If you need help responding to an FDA 483 inspection observation, or you want to conduct a mock-FDA inspection, please use our calendly app to schedule a call with a member of our team. We are also hosting a live webinar on FDA inspections on July 26, 2021 @ Noon EDT.

About the Author

Rob Packard 150x150 Smile, because you should never be scared of a surprise FDA inspector

Robert Packard is a regulatory consultant with 25+ years of experience in the medical device, pharmaceutical, and biotechnology industries. He is a graduate of UConn in Chemical Engineering. Robert was a senior manager at several medical device companies—including the President/CEO of a laparoscopic imaging company. His Quality Management System expertise covers all aspects of developing, training, implementing, and maintaining ISO 13485 and ISO 14971 certification. From 2009-2012, he was a lead auditor and instructor for one of the largest Notified Bodies. Robert’s specialty is regulatory submissions for high-risk medical devices, such as implants and drug/device combination products for CE marking applications, Canadian medical device applications, and 510(k) submissions. The most favorite part of his job is training others. He can be reached via phone 802.258.1881 or email. You can also follow him on Google+LinkedIn or Twitter.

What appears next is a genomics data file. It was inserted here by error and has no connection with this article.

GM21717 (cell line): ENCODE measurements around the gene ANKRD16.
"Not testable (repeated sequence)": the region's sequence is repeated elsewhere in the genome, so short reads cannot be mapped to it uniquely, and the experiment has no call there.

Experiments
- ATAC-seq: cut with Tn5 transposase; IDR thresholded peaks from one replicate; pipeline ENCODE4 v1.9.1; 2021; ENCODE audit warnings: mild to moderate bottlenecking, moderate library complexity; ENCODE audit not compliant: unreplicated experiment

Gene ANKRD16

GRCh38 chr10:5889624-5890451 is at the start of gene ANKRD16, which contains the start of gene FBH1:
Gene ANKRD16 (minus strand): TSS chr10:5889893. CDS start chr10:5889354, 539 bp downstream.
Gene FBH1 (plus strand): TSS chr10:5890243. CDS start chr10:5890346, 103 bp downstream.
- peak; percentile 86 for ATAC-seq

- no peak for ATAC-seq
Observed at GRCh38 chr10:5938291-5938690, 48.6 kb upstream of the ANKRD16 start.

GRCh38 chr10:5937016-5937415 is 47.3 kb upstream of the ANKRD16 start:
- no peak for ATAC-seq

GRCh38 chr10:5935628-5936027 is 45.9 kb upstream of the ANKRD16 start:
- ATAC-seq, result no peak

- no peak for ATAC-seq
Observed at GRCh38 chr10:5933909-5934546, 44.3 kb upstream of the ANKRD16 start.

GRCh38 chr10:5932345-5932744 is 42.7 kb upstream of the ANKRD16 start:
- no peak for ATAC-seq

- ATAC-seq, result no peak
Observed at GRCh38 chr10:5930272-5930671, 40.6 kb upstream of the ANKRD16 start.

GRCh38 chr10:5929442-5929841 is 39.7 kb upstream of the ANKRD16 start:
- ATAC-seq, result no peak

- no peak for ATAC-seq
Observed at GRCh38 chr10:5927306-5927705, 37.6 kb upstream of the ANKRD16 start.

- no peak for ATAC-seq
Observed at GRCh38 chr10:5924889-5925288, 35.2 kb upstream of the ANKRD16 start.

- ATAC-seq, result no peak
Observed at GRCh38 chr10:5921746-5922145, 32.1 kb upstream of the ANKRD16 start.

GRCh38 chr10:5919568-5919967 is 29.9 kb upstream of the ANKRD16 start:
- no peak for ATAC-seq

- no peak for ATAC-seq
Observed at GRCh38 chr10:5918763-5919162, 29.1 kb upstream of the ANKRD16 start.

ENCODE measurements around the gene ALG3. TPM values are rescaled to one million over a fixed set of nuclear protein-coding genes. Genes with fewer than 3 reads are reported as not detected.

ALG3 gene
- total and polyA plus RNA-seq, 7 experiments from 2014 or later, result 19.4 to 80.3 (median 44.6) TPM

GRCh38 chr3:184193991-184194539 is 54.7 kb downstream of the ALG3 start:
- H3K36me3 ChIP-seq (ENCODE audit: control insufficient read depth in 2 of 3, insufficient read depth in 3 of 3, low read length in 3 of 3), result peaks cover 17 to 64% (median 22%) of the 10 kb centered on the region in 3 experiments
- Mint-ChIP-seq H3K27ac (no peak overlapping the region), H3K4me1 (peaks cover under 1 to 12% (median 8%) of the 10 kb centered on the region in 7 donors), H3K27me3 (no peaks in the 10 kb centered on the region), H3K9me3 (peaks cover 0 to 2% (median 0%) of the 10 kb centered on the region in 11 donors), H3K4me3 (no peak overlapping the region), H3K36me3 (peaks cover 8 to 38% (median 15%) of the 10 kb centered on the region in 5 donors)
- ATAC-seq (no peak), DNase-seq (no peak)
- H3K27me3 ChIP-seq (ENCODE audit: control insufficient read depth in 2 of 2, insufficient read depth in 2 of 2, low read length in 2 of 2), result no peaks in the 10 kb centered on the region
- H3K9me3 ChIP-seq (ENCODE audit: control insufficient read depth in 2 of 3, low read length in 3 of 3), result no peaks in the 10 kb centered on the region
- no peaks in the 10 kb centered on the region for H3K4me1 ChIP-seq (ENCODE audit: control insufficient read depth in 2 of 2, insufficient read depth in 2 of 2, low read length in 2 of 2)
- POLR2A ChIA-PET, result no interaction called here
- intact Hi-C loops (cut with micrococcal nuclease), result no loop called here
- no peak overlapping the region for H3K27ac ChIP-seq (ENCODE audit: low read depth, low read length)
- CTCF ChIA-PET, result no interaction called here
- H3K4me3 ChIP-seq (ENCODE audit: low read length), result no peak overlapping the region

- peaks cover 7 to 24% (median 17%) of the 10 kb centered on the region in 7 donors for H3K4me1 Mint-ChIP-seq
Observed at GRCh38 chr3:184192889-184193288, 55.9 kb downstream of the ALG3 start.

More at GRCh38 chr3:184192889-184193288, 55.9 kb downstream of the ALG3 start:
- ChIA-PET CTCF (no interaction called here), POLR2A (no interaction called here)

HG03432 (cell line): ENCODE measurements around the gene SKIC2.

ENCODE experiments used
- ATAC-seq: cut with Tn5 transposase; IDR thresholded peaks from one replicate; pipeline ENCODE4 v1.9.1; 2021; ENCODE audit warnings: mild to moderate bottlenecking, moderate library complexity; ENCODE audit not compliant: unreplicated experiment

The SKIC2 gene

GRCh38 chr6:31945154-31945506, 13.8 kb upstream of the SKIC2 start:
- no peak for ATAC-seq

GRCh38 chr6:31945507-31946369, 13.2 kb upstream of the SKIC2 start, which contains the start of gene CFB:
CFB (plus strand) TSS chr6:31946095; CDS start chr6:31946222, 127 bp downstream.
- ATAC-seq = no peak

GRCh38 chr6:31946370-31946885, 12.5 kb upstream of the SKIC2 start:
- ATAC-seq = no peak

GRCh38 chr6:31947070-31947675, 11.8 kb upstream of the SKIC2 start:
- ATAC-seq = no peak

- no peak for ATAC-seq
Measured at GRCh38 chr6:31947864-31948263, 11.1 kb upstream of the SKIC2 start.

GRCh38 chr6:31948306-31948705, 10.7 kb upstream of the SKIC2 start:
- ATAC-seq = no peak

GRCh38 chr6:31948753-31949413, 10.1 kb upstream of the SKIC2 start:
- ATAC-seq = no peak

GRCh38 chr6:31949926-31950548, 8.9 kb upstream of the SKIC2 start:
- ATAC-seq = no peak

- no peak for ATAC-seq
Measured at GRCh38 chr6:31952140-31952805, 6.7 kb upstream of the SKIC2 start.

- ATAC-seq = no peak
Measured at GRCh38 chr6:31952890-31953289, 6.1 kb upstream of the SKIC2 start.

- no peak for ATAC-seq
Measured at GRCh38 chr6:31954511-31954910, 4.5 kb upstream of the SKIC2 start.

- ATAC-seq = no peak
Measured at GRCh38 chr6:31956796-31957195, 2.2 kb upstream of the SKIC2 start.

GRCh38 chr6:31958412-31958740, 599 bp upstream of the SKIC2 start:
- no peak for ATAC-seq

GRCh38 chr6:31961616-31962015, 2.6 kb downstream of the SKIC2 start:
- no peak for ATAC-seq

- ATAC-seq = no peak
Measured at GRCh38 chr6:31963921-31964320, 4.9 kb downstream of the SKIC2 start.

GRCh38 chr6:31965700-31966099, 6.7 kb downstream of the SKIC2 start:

Posted in: FDA

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How is your response to an Additional Information Request different from an RTA response?

How is your response to an Additional Information Request different from an RTA response?

A poor RTA response will cause a two-week delay, but an additional information request only gets one chance to avoid the dreaded NSE letter.

An Additional Information Request (i.e. AI Request) is typically received just before the 60th day in a 90-day 510k review, while a Refusal to Accept (RTA) Hold is typically received on the 15th day. If your response to your first RTA Hold (i.e. RTA1) is inadequate, the reviewer will issue another RTA Hold letter (i.e. RTA2) and your 510(k) review clock will be reset to 0 days. You will have another 180-days to respond to RTA2, and issues identified in an RTA Hold are usually easy to address. Most RTA Hold issues also have one or more guidance documents that are available to help you to obtain an RTA Accept letter. You can always request a submission-in-review (SIR) meeting to clarify what information the reviewer needs to address the RTA deficiencies too. If you want to learn more about responding to an RTA Hold, please read last week’s blog. The rest of this article is specific to responding to requests for additional information.